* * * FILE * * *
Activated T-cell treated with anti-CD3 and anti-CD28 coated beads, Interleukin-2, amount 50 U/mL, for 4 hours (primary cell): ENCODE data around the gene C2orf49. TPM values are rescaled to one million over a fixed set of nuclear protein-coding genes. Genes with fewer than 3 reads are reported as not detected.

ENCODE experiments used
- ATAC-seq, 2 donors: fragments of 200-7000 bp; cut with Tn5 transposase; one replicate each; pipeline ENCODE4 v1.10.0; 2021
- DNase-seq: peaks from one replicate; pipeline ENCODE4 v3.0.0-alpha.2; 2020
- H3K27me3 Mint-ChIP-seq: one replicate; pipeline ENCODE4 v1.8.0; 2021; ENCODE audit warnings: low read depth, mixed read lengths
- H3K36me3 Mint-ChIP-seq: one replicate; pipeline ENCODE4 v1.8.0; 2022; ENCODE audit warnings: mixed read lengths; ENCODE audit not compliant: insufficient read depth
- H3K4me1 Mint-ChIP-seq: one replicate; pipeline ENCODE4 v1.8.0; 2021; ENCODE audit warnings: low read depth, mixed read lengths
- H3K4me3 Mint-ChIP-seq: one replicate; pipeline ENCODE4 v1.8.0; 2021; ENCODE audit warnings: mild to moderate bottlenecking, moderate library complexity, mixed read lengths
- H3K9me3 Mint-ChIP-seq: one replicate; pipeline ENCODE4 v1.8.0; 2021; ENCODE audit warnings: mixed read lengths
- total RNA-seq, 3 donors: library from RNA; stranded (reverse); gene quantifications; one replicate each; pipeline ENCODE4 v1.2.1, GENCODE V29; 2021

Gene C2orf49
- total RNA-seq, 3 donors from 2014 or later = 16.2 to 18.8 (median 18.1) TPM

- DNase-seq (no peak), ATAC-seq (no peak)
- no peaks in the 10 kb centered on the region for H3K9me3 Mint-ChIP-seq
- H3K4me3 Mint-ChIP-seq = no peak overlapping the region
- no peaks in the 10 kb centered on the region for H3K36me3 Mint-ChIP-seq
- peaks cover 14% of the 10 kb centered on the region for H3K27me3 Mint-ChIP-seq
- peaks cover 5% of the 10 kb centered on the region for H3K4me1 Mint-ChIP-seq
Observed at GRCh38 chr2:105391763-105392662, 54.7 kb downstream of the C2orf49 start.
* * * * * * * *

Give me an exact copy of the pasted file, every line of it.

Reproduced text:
Activated T-cell treated with anti-CD3 and anti-CD28 coated beads, Interleukin-2, amount 50 U/mL, for 4 hours (primary cell): ENCODE data around the gene C2orf49. TPM values are rescaled to one million over a fixed set of nuclear protein-coding genes. Genes with fewer than 3 reads are reported as not detected.

ENCODE experiments used
- ATAC-seq, 2 donors: fragments of 200-7000 bp; cut with Tn5 transposase; one replicate each; pipeline ENCODE4 v1.10.0; 2021
- DNase-seq: peaks from one replicate; pipeline ENCODE4 v3.0.0-alpha.2; 2020
- H3K27me3 Mint-ChIP-seq: one replicate; pipeline ENCODE4 v1.8.0; 2021; ENCODE audit warnings: low read depth, mixed read lengths
- H3K36me3 Mint-ChIP-seq: one replicate; pipeline ENCODE4 v1.8.0; 2022; ENCODE audit warnings: mixed read lengths; ENCODE audit not compliant: insufficient read depth
- H3K4me1 Mint-ChIP-seq: one replicate; pipeline ENCODE4 v1.8.0; 2021; ENCODE audit warnings: low read depth, mixed read lengths
- H3K4me3 Mint-ChIP-seq: one replicate; pipeline ENCODE4 v1.8.0; 2021; ENCODE audit warnings: mild to moderate bottlenecking, moderate library complexity, mixed read lengths
- H3K9me3 Mint-ChIP-seq: one replicate; pipeline ENCODE4 v1.8.0; 2021; ENCODE audit warnings: mixed read lengths
- total RNA-seq, 3 donors: library from RNA; stranded (reverse); gene quantifications; one replicate each; pipeline ENCODE4 v1.2.1, GENCODE V29; 2021

Gene C2orf49
- total RNA-seq, 3 donors from 2014 or later = 16.2 to 18.8 (median 18.1) TPM

- DNase-seq (no peak), ATAC-seq (no peak)
- no peaks in the 10 kb centered on the region for H3K9me3 Mint-ChIP-seq
- H3K4me3 Mint-ChIP-seq = no peak overlapping the region
- no peaks in the 10 kb centered on the region for H3K36me3 Mint-ChIP-seq
- peaks cover 14% of the 10 kb centered on the region for H3K27me3 Mint-ChIP-seq
- peaks cover 5% of the 10 kb centered on the region for H3K4me1 Mint-ChIP-seq
Observed at GRCh38 chr2:105391763-105392662, 54.7 kb downstream of the C2orf49 start.